More Than Two Million Lives Empowered: Enabling Recovery and Hope in Myanmar’s Crisis
February 8, 2024
In an environment where life and survival sit on a razor’s edge, and fear permeates each day for the people in Myanmar, UNDP is working against formidable odds to try to improve the situation on the ground. UNDP has reached 2 million very vulnerable people, adding to the 4 million reached by the humanitarian agencies. It is among the few agencies with wide-ranging access and trusted relationships with a broad range of stakeholders across the country.
Three years on from the military takeover, stories across the country chronicle the danger and desperation that continues to mark each day, for many in Myanmar. The deepening conflict and crisis has plunged the country’s economy into turmoil, taking income and jobs with it, and collapsing public services. The impact of it all is wearing on millions of people, as they struggle to make it through each day.
The economy has entered a phase where the growth rate has reached rock bottom and plateaued, showing no signs of recovery. The World Bank downgraded the growth projection for 2024 from three percent to one percent. Farm incomes are hardest hit, and states and regions where the conflict has intensified are the worst affected. Migration is rampant, often the only lifeline for people who have exhausted all other coping mechanisms. For development and humanitarian agencies knowing where to focus their efforts, under such precarious circumstances, has become a challenge.
A joint UNDP and UN Women survey found that in this dire environment, women face a disproportionate share of negative consequences as incomes fall, employment opportunities decline dramatically, unpaid work burdens increase, and insecurity and fear rise.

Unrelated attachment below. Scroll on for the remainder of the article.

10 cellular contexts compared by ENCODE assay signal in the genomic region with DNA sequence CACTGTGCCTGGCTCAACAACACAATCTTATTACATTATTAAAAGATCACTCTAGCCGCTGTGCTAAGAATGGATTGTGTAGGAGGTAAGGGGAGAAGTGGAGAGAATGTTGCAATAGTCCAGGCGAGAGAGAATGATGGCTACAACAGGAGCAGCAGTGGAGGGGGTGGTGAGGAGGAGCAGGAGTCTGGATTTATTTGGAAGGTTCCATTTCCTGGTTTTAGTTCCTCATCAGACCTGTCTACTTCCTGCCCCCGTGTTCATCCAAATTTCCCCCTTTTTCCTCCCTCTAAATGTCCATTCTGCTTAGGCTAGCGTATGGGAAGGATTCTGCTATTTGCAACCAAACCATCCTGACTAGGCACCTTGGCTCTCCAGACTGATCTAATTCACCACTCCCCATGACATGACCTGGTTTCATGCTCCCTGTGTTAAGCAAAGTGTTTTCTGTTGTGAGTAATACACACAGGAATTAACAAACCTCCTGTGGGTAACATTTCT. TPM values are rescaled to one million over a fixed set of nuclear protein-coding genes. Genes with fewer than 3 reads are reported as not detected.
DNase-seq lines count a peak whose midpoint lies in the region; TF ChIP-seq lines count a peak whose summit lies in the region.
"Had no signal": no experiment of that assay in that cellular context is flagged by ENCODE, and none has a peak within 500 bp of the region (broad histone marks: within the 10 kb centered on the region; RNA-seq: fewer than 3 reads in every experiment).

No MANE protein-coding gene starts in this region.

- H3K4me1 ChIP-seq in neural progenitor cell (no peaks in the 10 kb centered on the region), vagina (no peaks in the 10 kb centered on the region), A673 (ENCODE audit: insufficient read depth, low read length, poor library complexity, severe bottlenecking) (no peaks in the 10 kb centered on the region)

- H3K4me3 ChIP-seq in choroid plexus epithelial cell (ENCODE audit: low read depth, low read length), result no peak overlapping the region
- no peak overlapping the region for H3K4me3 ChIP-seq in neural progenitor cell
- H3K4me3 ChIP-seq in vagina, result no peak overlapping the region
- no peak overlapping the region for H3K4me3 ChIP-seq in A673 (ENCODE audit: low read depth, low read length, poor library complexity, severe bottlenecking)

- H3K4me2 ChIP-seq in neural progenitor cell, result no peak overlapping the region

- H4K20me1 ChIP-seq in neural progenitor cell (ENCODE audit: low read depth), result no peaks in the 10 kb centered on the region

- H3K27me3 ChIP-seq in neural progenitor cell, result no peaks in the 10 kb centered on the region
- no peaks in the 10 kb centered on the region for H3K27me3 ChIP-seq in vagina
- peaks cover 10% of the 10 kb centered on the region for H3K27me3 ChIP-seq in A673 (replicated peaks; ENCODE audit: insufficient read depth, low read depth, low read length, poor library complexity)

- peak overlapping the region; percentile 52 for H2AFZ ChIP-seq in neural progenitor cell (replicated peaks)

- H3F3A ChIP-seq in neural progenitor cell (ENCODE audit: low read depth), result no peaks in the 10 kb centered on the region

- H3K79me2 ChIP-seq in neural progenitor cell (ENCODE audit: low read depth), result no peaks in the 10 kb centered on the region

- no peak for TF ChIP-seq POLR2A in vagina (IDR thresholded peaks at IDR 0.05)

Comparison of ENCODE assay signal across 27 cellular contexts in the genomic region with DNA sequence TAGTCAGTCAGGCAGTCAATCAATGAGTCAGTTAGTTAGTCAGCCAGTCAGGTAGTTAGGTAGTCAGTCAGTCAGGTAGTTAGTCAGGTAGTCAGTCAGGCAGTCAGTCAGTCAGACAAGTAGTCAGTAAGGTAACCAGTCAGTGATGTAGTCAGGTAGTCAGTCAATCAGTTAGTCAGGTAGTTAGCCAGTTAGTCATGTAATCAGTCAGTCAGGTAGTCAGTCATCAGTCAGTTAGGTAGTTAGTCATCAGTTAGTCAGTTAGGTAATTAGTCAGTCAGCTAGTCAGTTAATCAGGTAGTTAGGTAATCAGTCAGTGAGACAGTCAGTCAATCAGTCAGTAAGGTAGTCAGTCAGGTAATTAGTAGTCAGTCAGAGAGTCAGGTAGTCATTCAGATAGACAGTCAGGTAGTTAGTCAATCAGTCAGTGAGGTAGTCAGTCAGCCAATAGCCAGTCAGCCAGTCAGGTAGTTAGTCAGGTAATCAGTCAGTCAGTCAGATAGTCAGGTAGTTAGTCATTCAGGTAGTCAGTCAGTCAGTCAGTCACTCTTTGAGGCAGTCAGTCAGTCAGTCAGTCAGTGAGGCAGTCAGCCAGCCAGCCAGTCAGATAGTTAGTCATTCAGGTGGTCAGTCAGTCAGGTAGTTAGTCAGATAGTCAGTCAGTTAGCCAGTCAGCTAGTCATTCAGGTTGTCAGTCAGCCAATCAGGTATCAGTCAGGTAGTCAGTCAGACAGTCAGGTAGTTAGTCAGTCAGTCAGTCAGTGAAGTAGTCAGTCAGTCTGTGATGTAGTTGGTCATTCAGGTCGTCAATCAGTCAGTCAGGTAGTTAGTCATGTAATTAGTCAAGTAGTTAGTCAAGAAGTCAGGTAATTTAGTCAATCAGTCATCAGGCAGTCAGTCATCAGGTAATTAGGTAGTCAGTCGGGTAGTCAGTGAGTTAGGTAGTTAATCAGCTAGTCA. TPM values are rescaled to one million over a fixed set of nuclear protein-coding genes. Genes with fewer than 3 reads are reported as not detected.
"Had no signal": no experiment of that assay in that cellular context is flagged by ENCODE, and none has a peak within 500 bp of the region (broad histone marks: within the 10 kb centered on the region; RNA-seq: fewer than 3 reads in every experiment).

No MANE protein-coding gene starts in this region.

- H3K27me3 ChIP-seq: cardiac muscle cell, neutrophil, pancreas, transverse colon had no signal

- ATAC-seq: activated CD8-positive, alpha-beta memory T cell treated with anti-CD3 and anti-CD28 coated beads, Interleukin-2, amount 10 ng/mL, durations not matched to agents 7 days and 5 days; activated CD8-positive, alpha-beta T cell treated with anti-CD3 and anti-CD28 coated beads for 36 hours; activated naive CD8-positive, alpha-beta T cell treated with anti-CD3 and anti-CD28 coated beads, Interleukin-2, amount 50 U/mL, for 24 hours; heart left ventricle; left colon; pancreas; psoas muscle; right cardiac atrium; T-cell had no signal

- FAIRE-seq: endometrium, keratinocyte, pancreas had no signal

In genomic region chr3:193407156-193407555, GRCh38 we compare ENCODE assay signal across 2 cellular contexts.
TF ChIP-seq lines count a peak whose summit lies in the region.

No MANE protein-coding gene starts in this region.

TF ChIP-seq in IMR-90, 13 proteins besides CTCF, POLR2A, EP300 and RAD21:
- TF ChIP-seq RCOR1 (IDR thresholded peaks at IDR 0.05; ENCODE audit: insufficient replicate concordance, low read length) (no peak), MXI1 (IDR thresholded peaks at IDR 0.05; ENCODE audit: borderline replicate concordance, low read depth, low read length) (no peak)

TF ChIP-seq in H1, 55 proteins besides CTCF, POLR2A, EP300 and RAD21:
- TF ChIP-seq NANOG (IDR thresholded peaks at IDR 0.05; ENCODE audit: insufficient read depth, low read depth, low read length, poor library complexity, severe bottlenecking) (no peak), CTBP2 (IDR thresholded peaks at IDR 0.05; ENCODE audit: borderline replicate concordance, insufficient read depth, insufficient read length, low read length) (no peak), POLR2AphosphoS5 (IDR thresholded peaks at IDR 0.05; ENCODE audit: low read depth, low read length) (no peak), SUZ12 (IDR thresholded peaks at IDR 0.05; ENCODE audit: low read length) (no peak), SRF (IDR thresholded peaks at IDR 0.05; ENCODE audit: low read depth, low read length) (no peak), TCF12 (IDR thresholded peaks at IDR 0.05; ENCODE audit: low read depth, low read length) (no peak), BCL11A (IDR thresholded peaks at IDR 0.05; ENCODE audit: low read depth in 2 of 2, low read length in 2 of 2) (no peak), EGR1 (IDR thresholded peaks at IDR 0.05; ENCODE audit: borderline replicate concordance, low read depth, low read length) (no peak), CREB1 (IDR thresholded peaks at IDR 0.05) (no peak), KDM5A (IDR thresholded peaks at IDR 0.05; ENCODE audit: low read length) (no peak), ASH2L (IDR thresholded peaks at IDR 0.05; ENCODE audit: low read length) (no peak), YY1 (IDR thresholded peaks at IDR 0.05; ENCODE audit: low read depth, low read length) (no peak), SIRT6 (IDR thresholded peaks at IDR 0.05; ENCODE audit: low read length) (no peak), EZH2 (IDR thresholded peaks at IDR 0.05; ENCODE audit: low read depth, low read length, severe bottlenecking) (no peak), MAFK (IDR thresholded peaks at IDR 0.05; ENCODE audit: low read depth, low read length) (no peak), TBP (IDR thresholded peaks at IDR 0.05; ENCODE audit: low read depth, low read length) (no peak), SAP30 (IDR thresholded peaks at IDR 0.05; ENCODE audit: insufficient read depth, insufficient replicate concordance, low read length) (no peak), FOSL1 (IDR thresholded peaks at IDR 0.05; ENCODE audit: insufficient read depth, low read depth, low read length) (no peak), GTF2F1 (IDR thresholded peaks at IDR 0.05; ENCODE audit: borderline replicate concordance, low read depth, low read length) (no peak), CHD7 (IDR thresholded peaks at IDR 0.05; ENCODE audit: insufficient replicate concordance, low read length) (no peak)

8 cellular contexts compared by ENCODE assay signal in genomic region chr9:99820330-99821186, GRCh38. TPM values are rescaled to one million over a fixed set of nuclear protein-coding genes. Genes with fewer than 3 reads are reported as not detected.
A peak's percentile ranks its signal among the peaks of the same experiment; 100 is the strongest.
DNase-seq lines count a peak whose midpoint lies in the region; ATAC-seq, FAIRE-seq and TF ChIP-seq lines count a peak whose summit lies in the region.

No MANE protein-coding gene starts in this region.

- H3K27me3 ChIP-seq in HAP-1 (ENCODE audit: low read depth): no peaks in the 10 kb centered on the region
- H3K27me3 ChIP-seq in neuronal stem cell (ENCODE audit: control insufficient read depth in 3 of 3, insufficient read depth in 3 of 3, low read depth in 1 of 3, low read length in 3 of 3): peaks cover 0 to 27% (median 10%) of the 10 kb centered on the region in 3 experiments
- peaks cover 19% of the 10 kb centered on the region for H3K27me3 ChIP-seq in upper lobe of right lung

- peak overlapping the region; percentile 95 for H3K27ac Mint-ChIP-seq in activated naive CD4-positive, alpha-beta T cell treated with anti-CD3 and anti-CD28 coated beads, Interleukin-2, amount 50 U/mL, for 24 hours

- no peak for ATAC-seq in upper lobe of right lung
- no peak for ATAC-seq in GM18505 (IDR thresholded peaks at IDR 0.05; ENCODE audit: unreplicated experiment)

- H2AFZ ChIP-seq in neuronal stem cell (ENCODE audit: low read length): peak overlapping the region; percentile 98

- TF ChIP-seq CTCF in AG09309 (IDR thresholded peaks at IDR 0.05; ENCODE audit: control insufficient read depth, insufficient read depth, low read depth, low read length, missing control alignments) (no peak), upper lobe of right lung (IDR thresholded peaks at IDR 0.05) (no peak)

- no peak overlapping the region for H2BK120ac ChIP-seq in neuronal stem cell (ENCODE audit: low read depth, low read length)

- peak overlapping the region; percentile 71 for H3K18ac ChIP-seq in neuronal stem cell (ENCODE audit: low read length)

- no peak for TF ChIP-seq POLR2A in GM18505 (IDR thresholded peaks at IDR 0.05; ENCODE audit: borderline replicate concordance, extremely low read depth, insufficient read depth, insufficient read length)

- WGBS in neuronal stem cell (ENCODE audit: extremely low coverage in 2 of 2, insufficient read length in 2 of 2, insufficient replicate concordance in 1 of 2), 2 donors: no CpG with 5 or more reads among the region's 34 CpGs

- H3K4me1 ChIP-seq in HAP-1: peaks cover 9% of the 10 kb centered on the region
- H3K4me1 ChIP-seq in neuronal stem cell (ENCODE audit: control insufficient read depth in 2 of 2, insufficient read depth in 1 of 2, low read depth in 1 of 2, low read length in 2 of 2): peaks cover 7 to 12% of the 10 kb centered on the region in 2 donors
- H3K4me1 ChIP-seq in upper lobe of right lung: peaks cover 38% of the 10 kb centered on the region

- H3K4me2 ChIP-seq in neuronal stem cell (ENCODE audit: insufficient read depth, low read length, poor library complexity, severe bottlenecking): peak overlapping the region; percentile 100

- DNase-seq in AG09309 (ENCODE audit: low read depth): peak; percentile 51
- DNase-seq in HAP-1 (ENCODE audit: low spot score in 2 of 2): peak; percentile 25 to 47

Insecurity is both physical due to widespread conflict, but it is also about the vulnerability that arises from the lack of social safety nets, money, and livelihood. Without these, many are eating less, forgoing healthcare, taking on unsustainable debts, and selling assets.
Research by UNDP’s Myanmar Development Observatory continues to provide vital data that enables it to pinpoint Myanmar's most vulnerable populations and deliver services and support to address their growing needs.
When Cyclone Mocha devastated large parts of the country in May 2023, and while the SAC imposed huge constraints on humanitarian actors, UNDP reached over 700,000 people, supporting them in repairing homes, clearing roads, and distributing seeds to improve food security. Community water infrastructure was rebuilt providing a sustainable solution owned and managed by the community. UNDP showed that in emergency conditions, a hand-up was as important as handouts.
Ma Mya Win, who fled fighting to a camp in Sittwe in 2019 and participated in UNDP’s debris clearance, said; “I have become jobless as the tailor shop I used to work in was destroyed by the cyclone. The building collapsed to the ground. I am thankful I found this job while waiting to be back to my tailoring job. I will use this money to buy food for my family.”
In 29 townships across eight states and regions, a community-driven resilience-building project has reached more than 750,000 people, predominantly in rural areas, restoring and supporting livelihoods, rehabilitating community infrastructure, and building social cohesion.
In the Tanintharyi Region, startup investments for mangrove-friendly businesses and technical support have helped preserve mangroves building livelihoods, such as clam farming and beekeeping, while helping people see the intrinsic value in mangroves, which are critical defenses along Myanmar’s coastline, to combat sea level rise.
Along with the rebuilding of infrastructure and livelihoods, UNDP has trained nearly 100 Civil Society Organizations on vital development issues that include human rights, labor rights, gender equality, and the rule of law.
Such knowledge contributes to better leadership, empowers local stakeholders, protects workers, and ensures accountability and transparency at the local level. This support has also provided 90,000 people from minority ethnic groups with legal assistance on housing, land, and property rights.
The focus is on accompanying and building capacity. Support also goes beyond communities and CSOs to the private sector. The Myanmar Sustainable Business Network (MSBN), brings together 770 businesses, to help contribute to meeting Myanmar’s current challenges, and improve responsible business practices.
UNDP’s goal is to build on solid foundations and partnerships to reach eight million people across 77 townships, by the end of 2025. This is another step in what will be a long journey through the crisis. But UNDP is well-equipped and committed to facing the challenges the future may bring.
Our effectiveness in this highly insecure context is enabled by a high level of trust nurtured through the on-the-ground presence of skilled national staff, actively engaging with communities, and stakeholders in an impartial manner.